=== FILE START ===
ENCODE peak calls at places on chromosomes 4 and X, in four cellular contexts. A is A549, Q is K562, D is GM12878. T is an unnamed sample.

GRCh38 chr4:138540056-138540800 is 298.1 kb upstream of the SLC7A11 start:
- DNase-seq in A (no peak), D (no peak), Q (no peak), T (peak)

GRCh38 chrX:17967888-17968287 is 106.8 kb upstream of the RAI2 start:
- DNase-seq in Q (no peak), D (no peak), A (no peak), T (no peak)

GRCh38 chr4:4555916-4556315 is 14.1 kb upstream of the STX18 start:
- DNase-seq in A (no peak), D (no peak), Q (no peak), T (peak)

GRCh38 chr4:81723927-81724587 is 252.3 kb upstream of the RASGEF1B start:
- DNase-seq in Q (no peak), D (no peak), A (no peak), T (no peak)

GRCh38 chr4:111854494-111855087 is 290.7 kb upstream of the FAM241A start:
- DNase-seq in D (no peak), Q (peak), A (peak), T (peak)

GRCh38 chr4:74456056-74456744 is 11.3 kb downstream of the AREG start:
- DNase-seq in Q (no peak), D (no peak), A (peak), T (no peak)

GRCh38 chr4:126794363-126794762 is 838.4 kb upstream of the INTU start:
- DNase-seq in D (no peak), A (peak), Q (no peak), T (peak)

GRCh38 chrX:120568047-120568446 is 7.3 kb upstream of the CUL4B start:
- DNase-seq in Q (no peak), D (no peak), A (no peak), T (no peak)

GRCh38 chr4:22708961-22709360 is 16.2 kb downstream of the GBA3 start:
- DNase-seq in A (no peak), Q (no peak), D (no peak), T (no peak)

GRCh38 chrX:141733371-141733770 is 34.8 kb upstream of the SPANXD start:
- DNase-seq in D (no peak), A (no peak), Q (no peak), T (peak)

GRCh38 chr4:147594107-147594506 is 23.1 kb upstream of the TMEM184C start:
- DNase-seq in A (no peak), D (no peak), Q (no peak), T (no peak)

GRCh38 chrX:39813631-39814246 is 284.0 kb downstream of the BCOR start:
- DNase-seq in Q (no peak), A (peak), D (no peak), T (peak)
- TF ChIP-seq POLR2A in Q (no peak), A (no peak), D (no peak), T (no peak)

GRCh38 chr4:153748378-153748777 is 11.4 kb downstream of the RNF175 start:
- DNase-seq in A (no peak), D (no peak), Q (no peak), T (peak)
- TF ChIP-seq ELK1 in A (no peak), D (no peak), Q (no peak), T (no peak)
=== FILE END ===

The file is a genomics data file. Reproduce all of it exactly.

ENCODE peak calls at places on chromosomes 4 and X, in four cellular contexts. A is A549, Q is K562, D is GM12878. T is an unnamed sample.

GRCh38 chr4:138540056-138540800 is 298.1 kb upstream of the SLC7A11 start:
- DNase-seq in A (no peak), D (no peak), Q (no peak), T (peak)

GRCh38 chrX:17967888-17968287 is 106.8 kb upstream of the RAI2 start:
- DNase-seq in Q (no peak), D (no peak), A (no peak), T (no peak)

GRCh38 chr4:4555916-4556315 is 14.1 kb upstream of the STX18 start:
- DNase-seq in A (no peak), D (no peak), Q (no peak), T (peak)

GRCh38 chr4:81723927-81724587 is 252.3 kb upstream of the RASGEF1B start:
- DNase-seq in Q (no peak), D (no peak), A (no peak), T (no peak)

GRCh38 chr4:111854494-111855087 is 290.7 kb upstream of the FAM241A start:
- DNase-seq in D (no peak), Q (peak), A (peak), T (peak)

GRCh38 chr4:74456056-74456744 is 11.3 kb downstream of the AREG start:
- DNase-seq in Q (no peak), D (no peak), A (peak), T (no peak)

GRCh38 chr4:126794363-126794762 is 838.4 kb upstream of the INTU start:
- DNase-seq in D (no peak), A (peak), Q (no peak), T (peak)

GRCh38 chrX:120568047-120568446 is 7.3 kb upstream of the CUL4B start:
- DNase-seq in Q (no peak), D (no peak), A (no peak), T (no peak)

GRCh38 chr4:22708961-22709360 is 16.2 kb downstream of the GBA3 start:
- DNase-seq in A (no peak), Q (no peak), D (no peak), T (no peak)

GRCh38 chrX:141733371-141733770 is 34.8 kb upstream of the SPANXD start:
- DNase-seq in D (no peak), A (no peak), Q (no peak), T (peak)

GRCh38 chr4:147594107-147594506 is 23.1 kb upstream of the TMEM184C start:
- DNase-seq in A (no peak), D (no peak), Q (no peak), T (no peak)

GRCh38 chrX:39813631-39814246 is 284.0 kb downstream of the BCOR start:
- DNase-seq in Q (no peak), A (peak), D (no peak), T (peak)
- TF ChIP-seq POLR2A in Q (no peak), A (no peak), D (no peak), T (no peak)

GRCh38 chr4:153748378-153748777 is 11.4 kb downstream of the RNF175 start:
- DNase-seq in A (no peak), D (no peak), Q (no peak), T (peak)
- TF ChIP-seq ELK1 in A (no peak), D (no peak), Q (no peak), T (no peak)